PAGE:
Mayan craftsmen made intricate jewelry from gold and silver which was also considered an art form. So valued was art in the Mayan society that artists and craftsmen, although of commoner origins, were esteemed above the commoners. Mayan art was also one of the most common export objects of many Mayan cities.

The Mayans Society

Mayan society was strictly hierarchical and this structure greatly dictated the overall culture of the Mayans. At the top of the social hierarchy was the royalty, and rulership was hereditary, so most Mayan cities were usually ruled by long standing dynasties.

Under the royalty came the nobility which comprised of relatives of the ruler, friends and other lineally affluent people in the city. The nobility was the arm with which the royalty wielded its power.

Priests were also a very powerful class, directly related to the royalty and almost on a par with the nobility in their power and influence. At the bottom rung of the social ladder came the commoners. Commoners farmed the lands, hunted for meat, worked on public architecture and were a ready labour force for the plans of the Mayan nobility and the royalty.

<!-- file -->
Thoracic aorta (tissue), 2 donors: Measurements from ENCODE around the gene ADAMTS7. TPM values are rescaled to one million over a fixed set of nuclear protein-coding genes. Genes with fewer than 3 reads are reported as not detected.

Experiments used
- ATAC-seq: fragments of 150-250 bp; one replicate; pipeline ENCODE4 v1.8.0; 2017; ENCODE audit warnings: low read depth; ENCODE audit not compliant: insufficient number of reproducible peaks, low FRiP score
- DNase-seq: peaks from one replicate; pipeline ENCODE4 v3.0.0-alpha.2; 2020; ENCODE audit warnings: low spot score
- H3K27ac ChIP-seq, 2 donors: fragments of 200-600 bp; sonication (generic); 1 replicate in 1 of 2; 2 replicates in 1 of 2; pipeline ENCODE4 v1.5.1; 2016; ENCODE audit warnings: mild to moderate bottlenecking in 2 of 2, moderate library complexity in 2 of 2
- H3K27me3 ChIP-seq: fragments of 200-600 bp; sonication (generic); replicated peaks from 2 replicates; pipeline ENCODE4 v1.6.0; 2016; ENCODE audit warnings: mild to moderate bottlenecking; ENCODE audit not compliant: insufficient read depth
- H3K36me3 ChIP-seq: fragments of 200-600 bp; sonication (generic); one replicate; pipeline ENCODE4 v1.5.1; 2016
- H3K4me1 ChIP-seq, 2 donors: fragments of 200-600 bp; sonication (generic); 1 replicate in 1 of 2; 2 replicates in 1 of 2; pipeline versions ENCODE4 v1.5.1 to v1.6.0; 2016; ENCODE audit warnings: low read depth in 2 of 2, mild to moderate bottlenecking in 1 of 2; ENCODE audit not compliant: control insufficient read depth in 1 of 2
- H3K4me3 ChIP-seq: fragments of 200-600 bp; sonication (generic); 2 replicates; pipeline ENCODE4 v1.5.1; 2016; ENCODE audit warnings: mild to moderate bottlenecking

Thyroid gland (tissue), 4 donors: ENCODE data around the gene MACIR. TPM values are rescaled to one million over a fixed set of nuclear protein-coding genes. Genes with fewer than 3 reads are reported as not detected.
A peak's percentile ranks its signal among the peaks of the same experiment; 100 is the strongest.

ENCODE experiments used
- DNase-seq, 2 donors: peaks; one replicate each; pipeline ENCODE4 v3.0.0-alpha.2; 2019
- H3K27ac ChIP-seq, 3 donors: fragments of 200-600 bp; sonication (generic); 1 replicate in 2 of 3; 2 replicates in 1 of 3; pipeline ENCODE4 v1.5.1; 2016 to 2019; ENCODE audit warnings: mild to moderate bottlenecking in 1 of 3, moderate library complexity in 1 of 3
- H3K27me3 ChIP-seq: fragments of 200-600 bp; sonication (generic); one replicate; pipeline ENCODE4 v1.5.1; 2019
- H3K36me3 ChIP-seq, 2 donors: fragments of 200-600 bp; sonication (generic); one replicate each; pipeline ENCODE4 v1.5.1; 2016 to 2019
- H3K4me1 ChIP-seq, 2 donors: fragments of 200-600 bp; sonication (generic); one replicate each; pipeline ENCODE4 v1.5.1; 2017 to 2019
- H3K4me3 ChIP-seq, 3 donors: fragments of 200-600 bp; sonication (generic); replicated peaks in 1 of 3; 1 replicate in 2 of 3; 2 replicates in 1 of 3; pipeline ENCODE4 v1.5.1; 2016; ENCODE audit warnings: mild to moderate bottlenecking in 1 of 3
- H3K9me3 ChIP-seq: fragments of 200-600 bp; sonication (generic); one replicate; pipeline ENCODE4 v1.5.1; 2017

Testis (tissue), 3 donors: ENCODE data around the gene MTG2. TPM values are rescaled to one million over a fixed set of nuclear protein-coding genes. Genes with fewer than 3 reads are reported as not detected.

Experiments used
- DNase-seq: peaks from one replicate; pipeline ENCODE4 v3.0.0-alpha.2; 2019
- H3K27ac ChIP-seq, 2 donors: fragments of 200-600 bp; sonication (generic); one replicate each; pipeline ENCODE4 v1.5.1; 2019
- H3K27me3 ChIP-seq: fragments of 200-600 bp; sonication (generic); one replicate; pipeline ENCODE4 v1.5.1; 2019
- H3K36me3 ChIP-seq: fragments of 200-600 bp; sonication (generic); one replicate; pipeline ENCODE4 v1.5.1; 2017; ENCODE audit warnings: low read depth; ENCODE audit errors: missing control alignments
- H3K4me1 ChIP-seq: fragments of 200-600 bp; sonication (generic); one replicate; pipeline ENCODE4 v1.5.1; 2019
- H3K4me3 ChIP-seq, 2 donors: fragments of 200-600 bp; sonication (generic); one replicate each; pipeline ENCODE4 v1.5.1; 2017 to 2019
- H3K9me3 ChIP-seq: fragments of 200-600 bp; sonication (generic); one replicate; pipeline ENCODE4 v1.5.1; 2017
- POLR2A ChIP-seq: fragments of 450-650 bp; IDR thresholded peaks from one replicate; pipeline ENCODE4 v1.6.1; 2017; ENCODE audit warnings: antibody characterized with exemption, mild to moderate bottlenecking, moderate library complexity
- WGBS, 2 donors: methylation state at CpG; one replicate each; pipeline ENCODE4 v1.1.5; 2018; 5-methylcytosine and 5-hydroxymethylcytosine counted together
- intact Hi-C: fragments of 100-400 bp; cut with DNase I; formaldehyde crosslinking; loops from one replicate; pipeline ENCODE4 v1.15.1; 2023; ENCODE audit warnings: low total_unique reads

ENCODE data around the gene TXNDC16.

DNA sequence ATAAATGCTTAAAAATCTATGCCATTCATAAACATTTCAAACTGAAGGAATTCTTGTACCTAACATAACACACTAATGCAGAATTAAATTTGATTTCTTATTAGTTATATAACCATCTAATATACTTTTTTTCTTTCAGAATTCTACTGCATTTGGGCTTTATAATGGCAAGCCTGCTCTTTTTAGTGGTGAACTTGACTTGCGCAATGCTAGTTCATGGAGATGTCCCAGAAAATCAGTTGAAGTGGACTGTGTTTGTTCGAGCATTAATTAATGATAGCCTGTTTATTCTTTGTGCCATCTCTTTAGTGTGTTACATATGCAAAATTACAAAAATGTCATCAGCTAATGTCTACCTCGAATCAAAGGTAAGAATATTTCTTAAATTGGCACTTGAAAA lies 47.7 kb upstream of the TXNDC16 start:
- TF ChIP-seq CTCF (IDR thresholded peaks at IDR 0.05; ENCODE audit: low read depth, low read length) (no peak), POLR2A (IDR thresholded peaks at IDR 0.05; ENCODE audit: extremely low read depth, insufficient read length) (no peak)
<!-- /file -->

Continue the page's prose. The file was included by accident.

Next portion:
The Mayans Warfare

Mayans trained their warriors rigorously so that they fought fiercely in battle. The warriors in the Mayan society were expected to bring captives from their battles so that these captives could be sacrifices as tributes to the gods.

So the warriors armed and fought in such a way as to stun the opponents, rather than kill them. In the Mayan culture, warriors were highly esteemed and honoured.

Mayans had a fairly advanced culture which comprised of a well-developed written language, different art forms, a complex society, a stable government structure and many other notable aspects.

Mayan written language greatly helped preserve the Mayan culture over the ages and for posterity. Mayan art forms included ceramics, murals, paintings, stone carvings and tiny objects made of metals or flint.

The society comprised of different social classes and of these, the nobility were the patrons of art while commoners worked on different crafts and arts for the nobility.